Talking technology and incubators: interview with CodeBase CEO Stephen Coleman

PwC has announced an alliance with CodeBase. The arrangement sees PwC take up space at the Edinburgh incubator to offer advice and also showcase modern offerings for startups and scale-ups including small business accounting package My Financepartner. CEO and co-founder of CodeBase, Stephen Coleman took some time to talk about CodeBase’s beginnings, where is is going - and who are the ones to watch.

For someone looking at Codebase from the outside - how would you describe it?

A technology incubator focused on high growth software and digital businesses.

In the time Codebase has grown, we've seen a number of similar efforts try to be established. Why should someone go with Codebase over the others?

1) Community and 2) Operational capability. People are our greatest resource, and tech communities evolve from the ground up, not top down. We've surrounded ourselves with operators who understand how to actually build these businesses.

Any regrets over firms that you've bounced from entering into Codebase - "ones that got away" so to speak?

No regrets so far - time will tell ;)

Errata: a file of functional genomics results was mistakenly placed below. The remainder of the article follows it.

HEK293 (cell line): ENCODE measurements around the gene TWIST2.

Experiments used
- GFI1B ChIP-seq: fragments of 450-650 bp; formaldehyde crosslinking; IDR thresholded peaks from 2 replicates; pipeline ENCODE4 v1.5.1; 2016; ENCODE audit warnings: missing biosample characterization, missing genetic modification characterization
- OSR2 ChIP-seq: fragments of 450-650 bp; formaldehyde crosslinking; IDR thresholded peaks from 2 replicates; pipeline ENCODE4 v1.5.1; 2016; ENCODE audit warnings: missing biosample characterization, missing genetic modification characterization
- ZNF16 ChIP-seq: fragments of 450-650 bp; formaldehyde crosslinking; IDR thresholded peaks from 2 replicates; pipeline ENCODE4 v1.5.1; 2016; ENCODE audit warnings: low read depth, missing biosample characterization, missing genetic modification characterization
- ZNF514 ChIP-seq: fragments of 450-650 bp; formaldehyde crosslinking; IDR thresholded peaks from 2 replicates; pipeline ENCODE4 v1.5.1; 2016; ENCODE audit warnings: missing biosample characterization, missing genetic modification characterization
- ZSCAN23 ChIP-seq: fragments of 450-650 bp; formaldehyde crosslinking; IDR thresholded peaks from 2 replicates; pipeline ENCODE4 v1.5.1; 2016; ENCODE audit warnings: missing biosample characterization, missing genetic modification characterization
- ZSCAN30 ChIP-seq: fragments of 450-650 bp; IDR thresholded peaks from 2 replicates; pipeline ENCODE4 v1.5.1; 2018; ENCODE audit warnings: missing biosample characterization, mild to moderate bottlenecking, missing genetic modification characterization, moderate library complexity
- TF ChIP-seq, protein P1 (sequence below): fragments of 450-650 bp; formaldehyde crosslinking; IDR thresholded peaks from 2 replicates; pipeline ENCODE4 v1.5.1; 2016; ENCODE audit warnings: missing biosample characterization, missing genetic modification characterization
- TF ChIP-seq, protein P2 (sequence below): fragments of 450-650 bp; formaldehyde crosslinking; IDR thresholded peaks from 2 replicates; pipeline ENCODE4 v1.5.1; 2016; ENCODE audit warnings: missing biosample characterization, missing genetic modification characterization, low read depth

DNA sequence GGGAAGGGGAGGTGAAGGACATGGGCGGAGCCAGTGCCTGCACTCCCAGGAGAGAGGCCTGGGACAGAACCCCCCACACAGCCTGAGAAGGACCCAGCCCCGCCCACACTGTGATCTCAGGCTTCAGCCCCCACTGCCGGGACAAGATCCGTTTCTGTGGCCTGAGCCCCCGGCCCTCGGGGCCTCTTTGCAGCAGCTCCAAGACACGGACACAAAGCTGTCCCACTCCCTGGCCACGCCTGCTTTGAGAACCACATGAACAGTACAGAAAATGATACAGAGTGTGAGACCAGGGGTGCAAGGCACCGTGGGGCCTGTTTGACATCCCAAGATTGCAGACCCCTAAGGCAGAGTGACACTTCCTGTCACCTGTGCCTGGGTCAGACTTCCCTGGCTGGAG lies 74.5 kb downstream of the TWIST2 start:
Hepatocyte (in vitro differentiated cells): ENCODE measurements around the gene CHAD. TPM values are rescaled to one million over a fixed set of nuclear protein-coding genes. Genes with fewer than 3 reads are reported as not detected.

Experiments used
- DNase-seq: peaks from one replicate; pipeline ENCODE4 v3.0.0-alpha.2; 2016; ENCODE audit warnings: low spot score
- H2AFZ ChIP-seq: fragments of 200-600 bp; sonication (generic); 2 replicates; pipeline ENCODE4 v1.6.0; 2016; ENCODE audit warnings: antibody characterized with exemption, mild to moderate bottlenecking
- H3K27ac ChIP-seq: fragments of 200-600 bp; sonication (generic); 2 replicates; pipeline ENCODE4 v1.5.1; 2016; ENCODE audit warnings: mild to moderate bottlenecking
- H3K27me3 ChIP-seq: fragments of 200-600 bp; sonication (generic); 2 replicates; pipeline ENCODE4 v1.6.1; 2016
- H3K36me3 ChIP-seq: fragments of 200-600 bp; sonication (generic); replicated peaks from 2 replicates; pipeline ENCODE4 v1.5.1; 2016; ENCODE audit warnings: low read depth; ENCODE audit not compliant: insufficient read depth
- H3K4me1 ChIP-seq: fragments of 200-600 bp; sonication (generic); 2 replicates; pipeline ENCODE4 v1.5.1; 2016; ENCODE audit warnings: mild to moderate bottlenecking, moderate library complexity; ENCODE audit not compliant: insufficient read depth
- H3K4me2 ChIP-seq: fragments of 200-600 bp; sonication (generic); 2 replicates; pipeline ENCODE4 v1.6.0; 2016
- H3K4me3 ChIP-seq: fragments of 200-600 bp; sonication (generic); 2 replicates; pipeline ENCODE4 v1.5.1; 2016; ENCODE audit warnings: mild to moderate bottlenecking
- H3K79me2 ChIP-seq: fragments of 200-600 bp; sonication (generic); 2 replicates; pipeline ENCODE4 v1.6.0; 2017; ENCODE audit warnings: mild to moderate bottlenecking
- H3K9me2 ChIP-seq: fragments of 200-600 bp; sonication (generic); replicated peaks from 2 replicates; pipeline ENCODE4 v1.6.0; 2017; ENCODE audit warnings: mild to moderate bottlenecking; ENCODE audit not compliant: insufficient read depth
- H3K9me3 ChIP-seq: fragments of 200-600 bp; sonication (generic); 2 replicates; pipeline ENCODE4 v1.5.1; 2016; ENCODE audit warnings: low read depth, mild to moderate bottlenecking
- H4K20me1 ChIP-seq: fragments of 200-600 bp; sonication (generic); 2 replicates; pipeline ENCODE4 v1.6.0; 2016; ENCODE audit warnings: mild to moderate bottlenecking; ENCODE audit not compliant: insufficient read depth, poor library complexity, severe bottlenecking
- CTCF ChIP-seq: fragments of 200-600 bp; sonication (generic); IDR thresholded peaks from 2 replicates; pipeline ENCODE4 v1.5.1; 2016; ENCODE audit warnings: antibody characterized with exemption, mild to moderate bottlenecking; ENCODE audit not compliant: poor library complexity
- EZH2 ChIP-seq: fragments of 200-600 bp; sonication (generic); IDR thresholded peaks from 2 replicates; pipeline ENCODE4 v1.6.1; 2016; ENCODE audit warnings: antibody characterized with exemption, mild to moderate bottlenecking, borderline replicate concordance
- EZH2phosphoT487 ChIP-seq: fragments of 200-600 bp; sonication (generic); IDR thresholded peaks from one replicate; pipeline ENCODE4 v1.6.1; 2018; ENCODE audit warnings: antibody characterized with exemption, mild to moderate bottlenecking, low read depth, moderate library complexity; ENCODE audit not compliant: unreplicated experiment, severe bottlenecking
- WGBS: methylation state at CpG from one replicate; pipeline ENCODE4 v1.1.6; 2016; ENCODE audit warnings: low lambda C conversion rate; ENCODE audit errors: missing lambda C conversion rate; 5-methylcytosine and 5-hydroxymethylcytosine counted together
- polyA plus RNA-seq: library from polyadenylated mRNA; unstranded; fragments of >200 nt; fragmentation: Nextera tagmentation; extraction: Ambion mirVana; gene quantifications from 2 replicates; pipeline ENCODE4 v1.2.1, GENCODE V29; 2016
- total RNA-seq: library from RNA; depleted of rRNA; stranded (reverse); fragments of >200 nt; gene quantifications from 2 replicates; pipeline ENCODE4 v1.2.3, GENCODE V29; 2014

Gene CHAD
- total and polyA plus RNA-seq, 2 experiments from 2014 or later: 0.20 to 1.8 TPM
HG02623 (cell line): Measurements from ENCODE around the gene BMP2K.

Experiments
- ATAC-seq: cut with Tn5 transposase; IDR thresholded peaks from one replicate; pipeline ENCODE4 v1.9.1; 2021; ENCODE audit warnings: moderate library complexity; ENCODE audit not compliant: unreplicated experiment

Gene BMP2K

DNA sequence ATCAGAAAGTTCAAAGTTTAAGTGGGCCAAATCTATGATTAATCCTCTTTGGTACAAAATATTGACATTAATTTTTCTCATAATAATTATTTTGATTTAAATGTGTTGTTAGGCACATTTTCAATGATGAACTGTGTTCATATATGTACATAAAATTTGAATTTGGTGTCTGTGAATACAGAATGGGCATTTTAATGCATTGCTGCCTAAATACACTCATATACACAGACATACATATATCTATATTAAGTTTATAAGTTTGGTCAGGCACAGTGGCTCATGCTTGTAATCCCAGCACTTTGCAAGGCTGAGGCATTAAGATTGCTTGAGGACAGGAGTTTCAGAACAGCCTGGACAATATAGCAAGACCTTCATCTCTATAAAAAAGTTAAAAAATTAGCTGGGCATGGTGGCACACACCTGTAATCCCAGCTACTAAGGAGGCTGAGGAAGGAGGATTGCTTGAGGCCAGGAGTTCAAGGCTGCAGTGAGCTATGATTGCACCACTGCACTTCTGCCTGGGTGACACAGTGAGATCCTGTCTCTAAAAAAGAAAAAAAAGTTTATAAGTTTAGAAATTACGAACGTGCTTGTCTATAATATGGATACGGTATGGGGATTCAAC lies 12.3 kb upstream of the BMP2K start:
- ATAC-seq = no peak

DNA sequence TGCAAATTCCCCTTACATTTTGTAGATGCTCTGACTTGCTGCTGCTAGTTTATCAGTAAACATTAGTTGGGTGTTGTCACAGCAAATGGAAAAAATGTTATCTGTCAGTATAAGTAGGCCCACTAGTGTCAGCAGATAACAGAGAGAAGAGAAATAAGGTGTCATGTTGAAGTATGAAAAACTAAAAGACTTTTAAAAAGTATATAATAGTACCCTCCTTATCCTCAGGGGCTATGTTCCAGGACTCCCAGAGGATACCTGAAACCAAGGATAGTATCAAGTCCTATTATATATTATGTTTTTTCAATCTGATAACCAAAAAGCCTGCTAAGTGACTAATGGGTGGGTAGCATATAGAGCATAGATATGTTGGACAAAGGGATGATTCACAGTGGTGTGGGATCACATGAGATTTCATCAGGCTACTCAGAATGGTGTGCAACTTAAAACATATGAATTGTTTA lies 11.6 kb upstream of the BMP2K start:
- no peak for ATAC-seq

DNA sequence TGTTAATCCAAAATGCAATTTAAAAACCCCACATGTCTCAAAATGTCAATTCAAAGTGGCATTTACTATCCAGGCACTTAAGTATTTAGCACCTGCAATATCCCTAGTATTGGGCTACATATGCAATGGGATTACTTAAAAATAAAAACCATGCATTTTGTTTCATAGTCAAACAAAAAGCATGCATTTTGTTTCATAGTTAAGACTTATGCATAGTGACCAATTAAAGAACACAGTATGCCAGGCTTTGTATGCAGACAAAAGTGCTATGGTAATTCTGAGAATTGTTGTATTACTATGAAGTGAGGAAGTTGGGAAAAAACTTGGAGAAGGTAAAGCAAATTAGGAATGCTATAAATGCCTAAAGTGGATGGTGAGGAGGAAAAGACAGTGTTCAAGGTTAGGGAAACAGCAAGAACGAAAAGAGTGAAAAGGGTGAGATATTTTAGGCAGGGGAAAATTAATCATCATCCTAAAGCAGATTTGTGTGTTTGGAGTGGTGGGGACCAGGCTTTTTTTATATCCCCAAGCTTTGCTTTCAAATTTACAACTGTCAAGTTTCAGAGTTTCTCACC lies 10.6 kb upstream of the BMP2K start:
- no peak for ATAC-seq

Edinburgh attracting the right talent

Co-founder Jamie Coleman has spoken about the Edinburgh 'cluster effect' in the past in that it has all the right qualities for attracting talent - does that still hold true?  

More so than ever. With the successes of Skyscanner, FanDuel and others, there's been an increase in the skill level for building digital companies in Edinburgh, which has greatly benefited the founding teams across the city.

Has there ever been a point where the challenge has seemed too much?

It's consistently challenging - the early days of any business are difficult, and there are highs and lows, successes and failures that need to be borne. We're lucky to have a great team to get through the tough times.

Jamie predicted the rise of Administrate and TVSquared - who's the next ones to watch?

CareSourcer, Relaymed and Pasabi.

Digital Scotland

Is Scotland getting better at embracing digital potential and opportunities?

Scotland now has firmly got the memo that software is at the heart of digital growth, and digital transformation is vital to the Scottish economy.

Any sectors in particular getting ahead of the game or lagging behind in Scotland?

Edtech and Healthtech are really growing from strength to strength. Consumer focused companies are lagging behind.

An ongoing debate at the moment is the suggestion that everyone should learn coding, even ahead of the likes of Gaelic. What's your take on that?

Not everyone needs to code, but everyone needs to understand what coding can do and how it can shape the modern workplace. Software has the ability to transform the world, and a knowledge of what coding is will be vital to future jobs.

Are we getting more creative in our use of tech?

Every day we're seeing the blurring of the lines between engineering and creative worlds, as design permeates into the core of software.